In many ways you’re an action star from the 80’s and 90’s but in 2016 as you got the machismo, one-man-army vibe and the muscled physique down pat. Can you give us a glimpse of your weekly workout/diet regimen?

I lived in Venice Beach CA for years, so a lot of my buddies are trainers and bodybuilders, I was lucky to learn from them. My workout and diet is pretty basic in between jobs - four, five days a week in the gym, hiking, and trying to eat clean. Weekends not so much. Also, you had me at action star.

Speaking of working out. You were fairly massive in NIGHT CREW but much slimmer in I AM WRATH. Was that intentional? What did you change in terms of your workout and diet to achieve that transformation?

Oh yeah, thanks, you hope someone notices that! For THE NIGHT CREW, the director wanted me to pack on some muscle. That character was ex-Delta and had to look like he gets the job done, not just a guy with nice abs. He had to be a tank. So it was a lot of steak and eggs and hitting heavy weights. For I AM WRATH I had to be a little leaner, that character was a street thug and probably just did curls and crunches while he looked in the mirror smoking crack. So that was more cardio and a lot less calories. Look, getting paid to go on a diet is nothing to complain about. It’s not easy, but am totally ok with it. I like physical roles. And I don’t see me playing CEO’s or brain surgeons in the near future.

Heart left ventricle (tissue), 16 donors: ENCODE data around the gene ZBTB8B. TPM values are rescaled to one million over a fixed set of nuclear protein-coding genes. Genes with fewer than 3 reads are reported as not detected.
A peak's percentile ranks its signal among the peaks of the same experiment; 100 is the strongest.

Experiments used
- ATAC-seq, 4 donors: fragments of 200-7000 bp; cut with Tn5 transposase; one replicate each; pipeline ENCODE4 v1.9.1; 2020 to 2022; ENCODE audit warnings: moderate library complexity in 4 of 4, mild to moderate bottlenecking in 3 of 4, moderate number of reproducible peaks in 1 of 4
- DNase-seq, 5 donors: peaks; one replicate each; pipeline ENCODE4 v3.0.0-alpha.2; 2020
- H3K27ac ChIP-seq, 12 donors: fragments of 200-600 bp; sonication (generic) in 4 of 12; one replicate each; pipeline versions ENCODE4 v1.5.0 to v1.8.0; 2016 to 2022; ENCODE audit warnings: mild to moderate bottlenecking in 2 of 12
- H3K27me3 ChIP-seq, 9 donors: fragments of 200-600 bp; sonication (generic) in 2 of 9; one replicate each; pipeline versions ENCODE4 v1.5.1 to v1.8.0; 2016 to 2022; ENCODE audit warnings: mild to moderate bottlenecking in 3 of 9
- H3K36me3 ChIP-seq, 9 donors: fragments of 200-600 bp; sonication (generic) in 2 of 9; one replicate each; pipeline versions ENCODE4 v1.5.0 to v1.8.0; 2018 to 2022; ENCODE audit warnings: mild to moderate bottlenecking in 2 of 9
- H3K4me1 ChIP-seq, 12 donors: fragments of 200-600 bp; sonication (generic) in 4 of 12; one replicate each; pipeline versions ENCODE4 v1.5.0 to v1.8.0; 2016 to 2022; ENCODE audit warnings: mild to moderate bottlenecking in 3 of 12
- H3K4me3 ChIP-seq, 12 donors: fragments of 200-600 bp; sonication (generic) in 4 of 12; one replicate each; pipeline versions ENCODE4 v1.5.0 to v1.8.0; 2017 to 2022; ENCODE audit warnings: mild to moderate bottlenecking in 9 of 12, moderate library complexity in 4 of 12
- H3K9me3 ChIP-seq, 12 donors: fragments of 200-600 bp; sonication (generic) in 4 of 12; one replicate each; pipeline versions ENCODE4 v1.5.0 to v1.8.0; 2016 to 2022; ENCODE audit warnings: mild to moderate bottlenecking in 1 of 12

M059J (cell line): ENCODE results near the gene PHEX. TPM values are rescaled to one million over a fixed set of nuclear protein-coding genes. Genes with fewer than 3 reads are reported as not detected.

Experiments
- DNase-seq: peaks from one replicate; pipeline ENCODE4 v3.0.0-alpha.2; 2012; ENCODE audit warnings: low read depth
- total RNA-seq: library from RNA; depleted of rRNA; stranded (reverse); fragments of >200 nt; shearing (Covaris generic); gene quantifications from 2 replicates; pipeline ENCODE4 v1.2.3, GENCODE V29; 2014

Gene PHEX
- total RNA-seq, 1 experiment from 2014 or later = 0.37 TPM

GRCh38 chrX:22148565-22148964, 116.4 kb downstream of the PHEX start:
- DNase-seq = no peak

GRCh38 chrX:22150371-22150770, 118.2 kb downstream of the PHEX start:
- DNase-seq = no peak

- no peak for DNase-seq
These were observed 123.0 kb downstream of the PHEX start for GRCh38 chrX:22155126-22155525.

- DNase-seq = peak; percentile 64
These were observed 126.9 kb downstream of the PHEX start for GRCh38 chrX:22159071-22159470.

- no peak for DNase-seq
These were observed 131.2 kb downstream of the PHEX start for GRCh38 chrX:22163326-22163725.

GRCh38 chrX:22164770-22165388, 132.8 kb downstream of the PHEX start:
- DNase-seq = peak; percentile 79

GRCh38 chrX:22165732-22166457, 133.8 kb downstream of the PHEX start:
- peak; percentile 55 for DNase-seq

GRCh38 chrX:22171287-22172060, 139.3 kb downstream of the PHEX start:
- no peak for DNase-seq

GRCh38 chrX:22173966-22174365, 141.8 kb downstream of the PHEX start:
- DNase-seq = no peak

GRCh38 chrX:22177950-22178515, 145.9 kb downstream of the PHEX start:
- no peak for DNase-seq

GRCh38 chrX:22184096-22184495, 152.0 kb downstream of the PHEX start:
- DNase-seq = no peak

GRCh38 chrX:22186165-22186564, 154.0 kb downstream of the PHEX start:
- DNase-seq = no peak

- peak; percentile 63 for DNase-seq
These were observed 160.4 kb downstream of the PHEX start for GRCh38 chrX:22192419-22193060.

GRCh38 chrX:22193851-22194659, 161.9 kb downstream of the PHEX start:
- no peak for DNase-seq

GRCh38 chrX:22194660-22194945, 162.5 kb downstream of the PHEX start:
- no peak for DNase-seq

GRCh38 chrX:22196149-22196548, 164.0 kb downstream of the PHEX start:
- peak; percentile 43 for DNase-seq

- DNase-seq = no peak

What was your reaction when you found out folks like John Travolta, Chris Meloni and Chuck Russell were going to be bringing your script I AM WRATH to life?

I worked with Chuck way back on Scorpion King, and was glad we got him onboard. The cast came together much later. I didn’t meet Travolta or Meloni until we were on location in Ohio. Then I realized, oh shit, wow. I love movies, and both of those guys are fantastic, so it was great. I mean there’s no way to downplay it, it was awesome.

What was it like to play opposite a screen icon like John Travolta? Did Staying Alive ever come up?